I still can’t believe I won the 13th Annual Retro Pie Contest in Asheville! There were 78 pies entered and eight crust-only entries from serious bakers. From Slow Foodies to professional bakers, cookbook authors to enthusiastic junior bakers, there was tons of talent. Lots of pie categories add to the fun: historic, locally sourced, heirloom recipe, children’s, men’s, first pie, fruit, meat, custard, chocolate, tarts, small pies, gluten-free, most creative, prettiest, best in show and a few more I can’t remember. There are non-pie categories too like best retro outfit, best retro apron and so on. My favorite is at the end: thought-you-should-have-won-but-didn’t category. You can nominate yourself or someone else for this and it gets pretty funny. If you taste all 78 pies you get a prize too. And maybe a tummy ache!
The mood was festive with a cloudless Carolina blue sky, 80 degree temperatures, tents in a lovely garden setting and toddlers in retro aprons. There was a table full of prizes to admire and clothes lines hung with vintage aprons. In the freezer were a couple of pounds of Benton’s Bacon, the very special Smokey Mountain bacon from Tennessee that is always back-ordered, as top prizes. There were kegs of local beer, bottles of wine and the gallons of cold water. Tasting 78 pies is very thirsty business.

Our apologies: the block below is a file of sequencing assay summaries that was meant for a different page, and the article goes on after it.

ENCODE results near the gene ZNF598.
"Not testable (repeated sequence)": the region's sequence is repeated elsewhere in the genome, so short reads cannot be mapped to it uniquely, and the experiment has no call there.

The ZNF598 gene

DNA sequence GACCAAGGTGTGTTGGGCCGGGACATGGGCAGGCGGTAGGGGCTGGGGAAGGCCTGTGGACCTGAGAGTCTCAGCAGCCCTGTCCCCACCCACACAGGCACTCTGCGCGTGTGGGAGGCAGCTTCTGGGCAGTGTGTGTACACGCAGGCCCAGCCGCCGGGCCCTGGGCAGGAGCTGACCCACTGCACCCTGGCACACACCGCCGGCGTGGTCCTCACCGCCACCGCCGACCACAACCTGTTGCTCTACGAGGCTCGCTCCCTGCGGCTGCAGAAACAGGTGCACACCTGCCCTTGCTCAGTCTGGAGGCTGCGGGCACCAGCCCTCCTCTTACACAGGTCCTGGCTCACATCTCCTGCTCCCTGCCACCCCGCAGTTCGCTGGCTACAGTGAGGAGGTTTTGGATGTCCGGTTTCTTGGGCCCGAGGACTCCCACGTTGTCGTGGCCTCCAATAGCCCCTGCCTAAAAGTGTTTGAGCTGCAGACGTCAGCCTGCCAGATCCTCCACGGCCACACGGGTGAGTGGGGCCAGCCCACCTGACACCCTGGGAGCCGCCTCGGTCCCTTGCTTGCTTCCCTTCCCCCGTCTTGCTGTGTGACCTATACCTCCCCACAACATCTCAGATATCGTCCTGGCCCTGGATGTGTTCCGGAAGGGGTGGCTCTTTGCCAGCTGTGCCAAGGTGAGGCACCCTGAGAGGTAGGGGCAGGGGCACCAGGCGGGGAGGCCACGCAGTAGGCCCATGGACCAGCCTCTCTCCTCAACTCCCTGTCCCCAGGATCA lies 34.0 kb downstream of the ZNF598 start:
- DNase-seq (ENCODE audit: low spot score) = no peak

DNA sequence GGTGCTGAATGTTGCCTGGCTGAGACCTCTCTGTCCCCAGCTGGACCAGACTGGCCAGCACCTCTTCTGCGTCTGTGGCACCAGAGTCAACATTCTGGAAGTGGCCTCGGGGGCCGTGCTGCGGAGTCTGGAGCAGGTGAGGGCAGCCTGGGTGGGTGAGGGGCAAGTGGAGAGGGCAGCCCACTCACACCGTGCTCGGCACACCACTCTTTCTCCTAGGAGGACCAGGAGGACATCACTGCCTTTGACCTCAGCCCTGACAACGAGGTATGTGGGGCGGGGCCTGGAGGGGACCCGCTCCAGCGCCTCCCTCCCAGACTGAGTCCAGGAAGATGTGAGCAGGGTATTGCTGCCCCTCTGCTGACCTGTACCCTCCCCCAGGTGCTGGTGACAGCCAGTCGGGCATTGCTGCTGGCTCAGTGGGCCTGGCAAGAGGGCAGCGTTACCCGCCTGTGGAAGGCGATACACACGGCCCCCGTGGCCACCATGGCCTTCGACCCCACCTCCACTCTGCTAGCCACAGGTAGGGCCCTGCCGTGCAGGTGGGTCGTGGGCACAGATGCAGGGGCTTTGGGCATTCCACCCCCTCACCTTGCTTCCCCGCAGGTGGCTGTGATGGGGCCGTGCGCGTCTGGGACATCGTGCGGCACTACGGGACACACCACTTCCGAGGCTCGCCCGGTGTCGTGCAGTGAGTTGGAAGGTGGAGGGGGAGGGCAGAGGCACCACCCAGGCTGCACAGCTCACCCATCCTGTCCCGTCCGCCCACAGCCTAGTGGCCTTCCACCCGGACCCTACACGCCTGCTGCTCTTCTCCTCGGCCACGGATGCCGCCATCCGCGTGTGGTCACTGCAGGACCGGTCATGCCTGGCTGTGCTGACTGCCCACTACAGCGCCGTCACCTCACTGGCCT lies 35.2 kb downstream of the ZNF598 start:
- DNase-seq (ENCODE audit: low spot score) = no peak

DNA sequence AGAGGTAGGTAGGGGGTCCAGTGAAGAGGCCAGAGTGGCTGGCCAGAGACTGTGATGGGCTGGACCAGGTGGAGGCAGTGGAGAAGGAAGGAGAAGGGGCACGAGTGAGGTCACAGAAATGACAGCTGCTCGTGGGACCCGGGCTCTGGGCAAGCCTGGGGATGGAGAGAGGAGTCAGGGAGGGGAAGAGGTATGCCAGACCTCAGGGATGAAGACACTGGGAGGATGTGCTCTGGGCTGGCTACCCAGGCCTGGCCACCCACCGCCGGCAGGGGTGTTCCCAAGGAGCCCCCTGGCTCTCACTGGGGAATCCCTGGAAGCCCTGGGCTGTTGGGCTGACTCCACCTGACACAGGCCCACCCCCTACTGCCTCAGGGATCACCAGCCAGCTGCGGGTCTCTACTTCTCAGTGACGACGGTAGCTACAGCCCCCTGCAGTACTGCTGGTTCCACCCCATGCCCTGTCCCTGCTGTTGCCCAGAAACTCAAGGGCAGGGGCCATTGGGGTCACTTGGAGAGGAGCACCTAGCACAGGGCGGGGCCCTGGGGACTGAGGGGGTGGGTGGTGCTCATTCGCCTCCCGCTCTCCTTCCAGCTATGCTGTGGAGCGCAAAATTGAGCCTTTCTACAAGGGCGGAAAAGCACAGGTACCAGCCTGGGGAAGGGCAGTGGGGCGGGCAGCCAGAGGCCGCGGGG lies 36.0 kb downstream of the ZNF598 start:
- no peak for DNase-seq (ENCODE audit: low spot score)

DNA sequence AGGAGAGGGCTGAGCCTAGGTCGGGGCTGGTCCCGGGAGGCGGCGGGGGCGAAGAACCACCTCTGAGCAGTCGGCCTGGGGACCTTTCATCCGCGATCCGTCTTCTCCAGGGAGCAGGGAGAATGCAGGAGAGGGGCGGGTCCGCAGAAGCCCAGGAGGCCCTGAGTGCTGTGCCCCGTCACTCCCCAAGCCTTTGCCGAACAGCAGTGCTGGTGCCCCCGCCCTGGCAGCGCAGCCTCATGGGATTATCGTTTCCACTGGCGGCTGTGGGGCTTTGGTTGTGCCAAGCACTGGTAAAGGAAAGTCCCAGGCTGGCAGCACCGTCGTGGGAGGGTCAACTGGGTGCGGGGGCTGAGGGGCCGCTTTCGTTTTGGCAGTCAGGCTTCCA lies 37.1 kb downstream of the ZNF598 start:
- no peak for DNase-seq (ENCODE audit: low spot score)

I entered the small pie category with my blueberry hand pies, and the meat category with a Tourtiere Quebecois, a highly spiced, mostly pork pie traditionally served on Christmas Eve in Quebec. My crusts came out really flaky so I was feeling pretty good and entered the crust only category too.
My crust only entry.
How It Worked
Bakers registered, got numbers (the judging is blind) and a serving spoon and set up their entries at the table for their category. Talented hubby Paul painted adorable signs to go with my entries. He has a hollow leg, loves pie and really gets into the spirit. He tastes soooo many pies! More than 100 attendees signed up to judge one or more categories. You must taste all the pies in a category to vote. Everyone votes for Best in Show, costumes, prettiest pie and most creative pie. The crust only contest is the most serious. The judges are real pie experts.